I am asked to do a self evaluation annually at my current employer. This is similar to one that would be given by management, where there is a list and description of competencies, and I have to give myself a score and an explanation for each item. Is it bad to be overconfident and give myself 5 out of 5 for each item? I don't want to hurt myself come raise time by being to hard on myself in my own evaluation.

Edit: This is not my first review. The last couple years there were only a few "competencies" that were clearly defined. This year they redid the process adding a bunch of generic ones. The original ones still have the higher weight as far as my overall "score", but I just was looking for pointers on how I should handle the rest.

  • 1
    What does 5 out of 5 indicate on this evaluation? Most of the 1-5 evaluation systems I have seen are designed to make high scores basically impossible. For example, a 5 might read "Is recognized as as an exemplar and educator both within and without the company for the employee's ability to add clear value to the company's bottom line and mission statement for this trait" where the trait might be, say, punctuality.
    – psr
    Commented Jul 11, 2012 at 16:51
  • Yeah when I was a supervisor in a past job we were pretty much told to never give 5s. In this case: 3=meets expectations, 4= Exceeds, 5= significantly Exceeds.
    – jumpdart
    Commented Jul 11, 2012 at 16:54
  • I pretty much started at 3 for all of them and adjusted each to how I saw fit after adding the required comments. I just thought I would hit up the ol stack exchange to see if there was some good advice to be had on the subject.
    – jumpdart
    Commented Jul 11, 2012 at 17:00
  • 5
    What's expected is very culture dependent. I'm not sure a general answer is possible. At the far end of @jumpdart's prior employer in the US Military anything less than hyperbolic praise will damage the evaluatee's career prospects. Commented Jul 11, 2012 at 17:26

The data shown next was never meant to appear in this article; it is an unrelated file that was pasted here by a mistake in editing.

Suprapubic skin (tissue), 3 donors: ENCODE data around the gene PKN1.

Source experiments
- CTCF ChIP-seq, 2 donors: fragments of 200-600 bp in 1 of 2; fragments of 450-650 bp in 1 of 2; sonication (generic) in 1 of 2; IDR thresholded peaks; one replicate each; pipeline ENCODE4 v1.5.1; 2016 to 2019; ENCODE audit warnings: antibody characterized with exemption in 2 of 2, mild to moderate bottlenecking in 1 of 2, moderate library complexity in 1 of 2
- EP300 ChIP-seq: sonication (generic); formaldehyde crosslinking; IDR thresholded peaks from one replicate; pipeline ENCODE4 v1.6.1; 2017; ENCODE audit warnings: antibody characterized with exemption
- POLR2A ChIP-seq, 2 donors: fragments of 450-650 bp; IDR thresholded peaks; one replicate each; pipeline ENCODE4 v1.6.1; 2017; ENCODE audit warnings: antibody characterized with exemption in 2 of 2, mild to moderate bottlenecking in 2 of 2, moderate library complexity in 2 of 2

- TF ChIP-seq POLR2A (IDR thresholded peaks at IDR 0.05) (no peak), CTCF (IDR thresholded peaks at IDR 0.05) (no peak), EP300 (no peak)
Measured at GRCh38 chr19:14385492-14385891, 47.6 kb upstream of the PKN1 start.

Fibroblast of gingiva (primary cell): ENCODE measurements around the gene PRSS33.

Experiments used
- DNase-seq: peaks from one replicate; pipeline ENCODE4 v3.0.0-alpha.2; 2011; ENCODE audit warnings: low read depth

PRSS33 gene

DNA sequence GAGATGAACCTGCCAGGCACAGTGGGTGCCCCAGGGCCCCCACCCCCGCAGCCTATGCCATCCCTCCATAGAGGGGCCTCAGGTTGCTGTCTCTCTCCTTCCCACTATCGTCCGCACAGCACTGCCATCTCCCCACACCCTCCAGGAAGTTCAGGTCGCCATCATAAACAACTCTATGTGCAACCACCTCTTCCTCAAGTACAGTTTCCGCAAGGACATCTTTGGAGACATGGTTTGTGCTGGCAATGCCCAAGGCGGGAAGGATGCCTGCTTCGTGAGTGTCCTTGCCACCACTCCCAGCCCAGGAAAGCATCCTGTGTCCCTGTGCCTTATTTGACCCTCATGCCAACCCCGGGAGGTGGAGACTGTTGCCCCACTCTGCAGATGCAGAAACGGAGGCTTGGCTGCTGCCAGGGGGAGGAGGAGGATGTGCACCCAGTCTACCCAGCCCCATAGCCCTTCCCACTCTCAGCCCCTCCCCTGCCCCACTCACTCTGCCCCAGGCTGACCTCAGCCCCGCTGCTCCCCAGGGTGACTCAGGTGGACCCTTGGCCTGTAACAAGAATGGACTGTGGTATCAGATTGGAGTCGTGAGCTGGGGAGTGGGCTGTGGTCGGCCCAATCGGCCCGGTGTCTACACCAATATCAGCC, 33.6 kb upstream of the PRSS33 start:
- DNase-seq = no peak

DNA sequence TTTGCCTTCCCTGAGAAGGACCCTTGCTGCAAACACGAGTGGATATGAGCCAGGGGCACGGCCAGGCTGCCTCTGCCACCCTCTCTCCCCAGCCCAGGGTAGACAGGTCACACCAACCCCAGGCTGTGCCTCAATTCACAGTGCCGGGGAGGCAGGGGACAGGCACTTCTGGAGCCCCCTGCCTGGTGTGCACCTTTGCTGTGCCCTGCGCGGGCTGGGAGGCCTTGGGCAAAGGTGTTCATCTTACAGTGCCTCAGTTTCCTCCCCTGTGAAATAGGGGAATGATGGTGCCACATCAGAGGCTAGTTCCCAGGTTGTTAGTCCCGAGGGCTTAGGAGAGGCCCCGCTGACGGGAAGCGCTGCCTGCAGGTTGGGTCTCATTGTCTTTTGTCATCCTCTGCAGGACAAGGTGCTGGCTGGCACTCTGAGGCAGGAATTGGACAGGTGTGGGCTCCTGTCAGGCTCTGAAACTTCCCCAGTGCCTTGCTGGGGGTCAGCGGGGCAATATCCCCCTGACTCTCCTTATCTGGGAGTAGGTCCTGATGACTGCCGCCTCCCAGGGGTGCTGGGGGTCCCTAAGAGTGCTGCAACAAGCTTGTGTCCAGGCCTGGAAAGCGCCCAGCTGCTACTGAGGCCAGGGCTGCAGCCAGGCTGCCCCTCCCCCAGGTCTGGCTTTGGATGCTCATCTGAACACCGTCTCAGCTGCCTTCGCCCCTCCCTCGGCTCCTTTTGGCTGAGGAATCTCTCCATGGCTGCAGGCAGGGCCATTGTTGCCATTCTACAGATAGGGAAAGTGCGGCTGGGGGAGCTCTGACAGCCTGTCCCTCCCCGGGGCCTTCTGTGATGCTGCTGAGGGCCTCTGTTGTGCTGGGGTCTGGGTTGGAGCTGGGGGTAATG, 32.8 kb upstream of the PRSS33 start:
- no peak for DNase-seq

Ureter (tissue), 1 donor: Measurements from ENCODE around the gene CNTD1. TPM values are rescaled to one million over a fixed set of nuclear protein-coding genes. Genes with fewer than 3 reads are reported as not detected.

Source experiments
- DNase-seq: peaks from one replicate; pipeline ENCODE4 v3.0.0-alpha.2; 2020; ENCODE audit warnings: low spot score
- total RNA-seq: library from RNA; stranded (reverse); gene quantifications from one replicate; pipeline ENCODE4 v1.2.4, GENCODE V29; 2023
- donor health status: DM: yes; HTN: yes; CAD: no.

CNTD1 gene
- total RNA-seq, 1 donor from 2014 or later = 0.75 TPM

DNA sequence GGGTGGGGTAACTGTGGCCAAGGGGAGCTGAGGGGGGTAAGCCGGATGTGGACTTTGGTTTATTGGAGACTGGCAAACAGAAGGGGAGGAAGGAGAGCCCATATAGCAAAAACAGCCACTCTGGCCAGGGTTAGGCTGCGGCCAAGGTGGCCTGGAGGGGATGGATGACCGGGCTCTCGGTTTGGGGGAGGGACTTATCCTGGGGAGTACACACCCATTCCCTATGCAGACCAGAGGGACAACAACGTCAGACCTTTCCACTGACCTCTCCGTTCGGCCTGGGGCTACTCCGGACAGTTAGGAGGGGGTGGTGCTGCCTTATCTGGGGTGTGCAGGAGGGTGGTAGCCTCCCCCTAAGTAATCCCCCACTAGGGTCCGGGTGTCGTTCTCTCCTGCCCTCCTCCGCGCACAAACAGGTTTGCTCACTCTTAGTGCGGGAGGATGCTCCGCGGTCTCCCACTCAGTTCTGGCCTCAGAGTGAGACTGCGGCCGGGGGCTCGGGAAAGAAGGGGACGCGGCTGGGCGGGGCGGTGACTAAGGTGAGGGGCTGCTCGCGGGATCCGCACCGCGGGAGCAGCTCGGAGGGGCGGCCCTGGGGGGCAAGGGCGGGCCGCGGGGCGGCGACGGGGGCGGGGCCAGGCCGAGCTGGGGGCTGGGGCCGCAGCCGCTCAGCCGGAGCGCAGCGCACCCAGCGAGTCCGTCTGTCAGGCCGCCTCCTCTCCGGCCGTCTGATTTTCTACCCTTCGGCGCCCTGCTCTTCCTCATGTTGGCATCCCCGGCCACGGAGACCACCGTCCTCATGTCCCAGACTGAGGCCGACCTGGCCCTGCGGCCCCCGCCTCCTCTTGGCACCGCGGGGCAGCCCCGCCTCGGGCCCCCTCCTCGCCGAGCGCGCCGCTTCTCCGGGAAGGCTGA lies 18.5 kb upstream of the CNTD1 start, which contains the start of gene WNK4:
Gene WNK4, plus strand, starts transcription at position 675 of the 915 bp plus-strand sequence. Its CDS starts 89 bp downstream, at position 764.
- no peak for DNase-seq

7 Answers 7


Unfortunately, a lot of this process is outside of the control of your manager. The "1-5" scoring is a well-intentioned but ridiculous attempt at quantifying hard-to-measure traits that do not fit on any kind of simple scale. This stuff is pushed by HR departments in big companies and often snowballs into a ton of extra work for managers and their reports who are busy actually making revenue for the company.

The bottom line is that there is "x" amount of money available for bonuses and that somehow has to be partitioned "fairly" into individual bonuses. It is the everyday job of the manager to recognize who the key players are and who are the people that aren't pulling their weight. But when HR gets involved it turns into a huge unnecessary and stressful paper-shuffle where good employees then feel that they have to justify their existence AGAIN on an annual basis even when they've been proving themselves on a daily basis by doing their jobs well.

The best way to survive these things is to just make it easy for your manager by jumping through the hoops:

  • Score yourself with a combination of numbers even if you're really "all 5".
  • Keep track of your major accomplishments throughout the year. I keep documentation (evidence) in a dropbox folder so that my claims can be backed up when that time of year comes around.
  • Don't get hung up on the scores you get, they might not be under your boss' control anyway. Instead, use the 1-on-1 meeting as an opportunity to have an authentic discussion with your boss reviewing the past and coming up with pragmatic ideas for future improvement.
  • +1 for the last point especially. Senior managers spend weeks in meetings deciding on the final scores and the immediate supervisor often has very little say in the end about the final score.
    – HLGEM
    Commented Jul 11, 2012 at 15:29

One of the important things to realize here is these are limiting answers. Your manager is not likely to grade you higher than you grade yourself. For this reason I try to step back and answer them from the perspective I would want my manager to view them.

Any time I choose a score above meets expectations I try to write up a paragraph or two about why I deserve that score. Make sure to use objective terms and data points to back it up when ever possible. Data is crucial for any evaluation that involved budgets, time, or savings. Provide that write up to your manager with plenty of time for their review.

Under no circumstances should you ever choose an option below meets expectations, acceptable, or something comparable. If you think there is a good chance that your manager might rate you below this then you should write up a support for your meets expectations as you did your exceeds ratings.